The Communist system collapsed, the Communist Party of Yugoslavia disbanded in January ‘89, but the last Communist Party Congress failed. The Slovenians left and it broke down. Now the state remained, but the meetings of the presidents of the republics did not come to any conclusion. But at the end of ‘89 … do I have to … yes, I’m okay. Not at the end of ‘89, but at the end of ‘88 at a Yugoslav-level meeting, I was also a representative of Kosovo with the help or organization of the U.S. Embassy, ​​we had some consultations in Zagreb with created some platforms as a way out of the crisis that Yugoslavia was in. We had a consultation in Zagreb sometime in November, Branko Horvat, a professor of economics in Zagreb was in that group, and there were others from Sarajevo, Zagreb, Belgrade, Ljubljana and all.

Horvat actually had the idea that Yugoslavia should be reconstructed and establish a two-party system. He used to say, “The Socialist League should be made into a party that would compete …” an idea that was almost boring, but he tried to legalize it. And the rest of us  and Slovenians talked about starting something, so an organization that fights for the democratization of Yugoslavia. They didn’t want to be a political party, and…. There we agreed to organize it after a while, it was February 2, I think, February 1990 in Zagreb, this congress was held, an organization called the UJDI, Uruženje Jugoslavenska Demokratska Iniciativa, so, the Association for Yugoslavia’s Democratization, an association. It had a hundred signatures, from Kosovo, it was me and Muhammad Kullashi.

That organization was supposed to be gathering here on February 20th, to form a branch here. In other countries, meanwhile, it was… it was one of the organizations that promoted the process of founding parties in other countries, but they could not stop it because it was an association, but we remained in Slovenia, the Social Democratic Party was created by itself. But we were all organized, they called people to the rally the same day when the miners at Trepça started the strike, I had organized with some other people … there were barracks there, now where the Writers’ Union is, the barracks of the Cultural Educational Community of Kosovo where I worked. I had this small hall and I called a lot of people, the well-known political figures, it was probably the first public gathering.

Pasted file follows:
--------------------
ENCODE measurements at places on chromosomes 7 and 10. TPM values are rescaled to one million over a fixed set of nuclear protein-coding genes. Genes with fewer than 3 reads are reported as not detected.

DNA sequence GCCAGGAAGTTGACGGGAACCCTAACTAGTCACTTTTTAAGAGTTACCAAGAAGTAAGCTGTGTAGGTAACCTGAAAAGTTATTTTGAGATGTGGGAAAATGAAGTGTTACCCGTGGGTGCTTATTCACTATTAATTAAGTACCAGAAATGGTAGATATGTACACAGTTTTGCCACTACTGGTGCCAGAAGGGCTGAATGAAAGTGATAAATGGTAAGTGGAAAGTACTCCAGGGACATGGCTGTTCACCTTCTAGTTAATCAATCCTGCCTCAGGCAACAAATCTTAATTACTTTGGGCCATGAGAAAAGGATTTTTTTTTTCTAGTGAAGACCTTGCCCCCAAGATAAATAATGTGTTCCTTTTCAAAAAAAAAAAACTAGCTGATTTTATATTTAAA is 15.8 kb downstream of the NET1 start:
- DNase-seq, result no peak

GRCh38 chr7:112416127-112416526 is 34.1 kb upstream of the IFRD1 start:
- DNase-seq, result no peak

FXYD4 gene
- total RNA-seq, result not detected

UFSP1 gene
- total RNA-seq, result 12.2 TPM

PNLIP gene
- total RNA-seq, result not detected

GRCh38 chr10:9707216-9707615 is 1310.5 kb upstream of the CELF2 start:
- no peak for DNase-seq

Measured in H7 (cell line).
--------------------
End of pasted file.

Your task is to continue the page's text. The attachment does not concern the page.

In fact, before that, we had started at the Faculty of Philosophy to hold tribunals for about six months, no one did it after that, perhaps a tribunal on the situation in Yugoslavia and so on. I even went to talk, they did not tease us and the situation was that we couldn’t wait, we had to have something, a representative body. The only one in operation in ‘89 was Ibrahim Rugova as president of the association. There was no other address that anyone admitted they could talk to. I, as an individual,  often spoke to the BBC when foreign journalists came, but it didn’t weigh. But Ibrahim Rugova was President of the Writers’ Association of Kosovo, when he made the statement, the Spiegel took it, and the whole world took it, and Belgrade then would insult him (laughs), there were the others who didn’t talk because they were scared of the consequences.

Part Six  

Shkëlzen Maliqi: In the fall of that year, ‘89, we saw it fit to begin with preparations for UJDI, the Organization for the Democratization of Yugoslavia, a branch in Pristina. And in December, we invited someone, and the president of this organization, Žarko Puhovski from Zagreb came, and other guests. I had taken a room at then-Boro Ramiz at the Youth Palace, which cost 200 marks. But I somehow doubted that maybe, it may be closed since it was Saturday, you know. Because I even had to present at the rally, it was all okay, I presented there, I brought the rule, I paid for it.

But I doubted that they wouldn’t open it for us, you know, we would have some obstruction. I then asked Ibrahim Rugova, who was president of the Writers’ Association, the headquarters of the Association was near Boro and Ramiz, a couple of hundred meters away, “I think they’re not open, can we come here, can it be opened, inaugurate it there?” Because it was important to do something. And that’s what happened, when we went there, the doors were closed, we couldn’t even go near the hall. Then we went to the Association and we held the meeting there.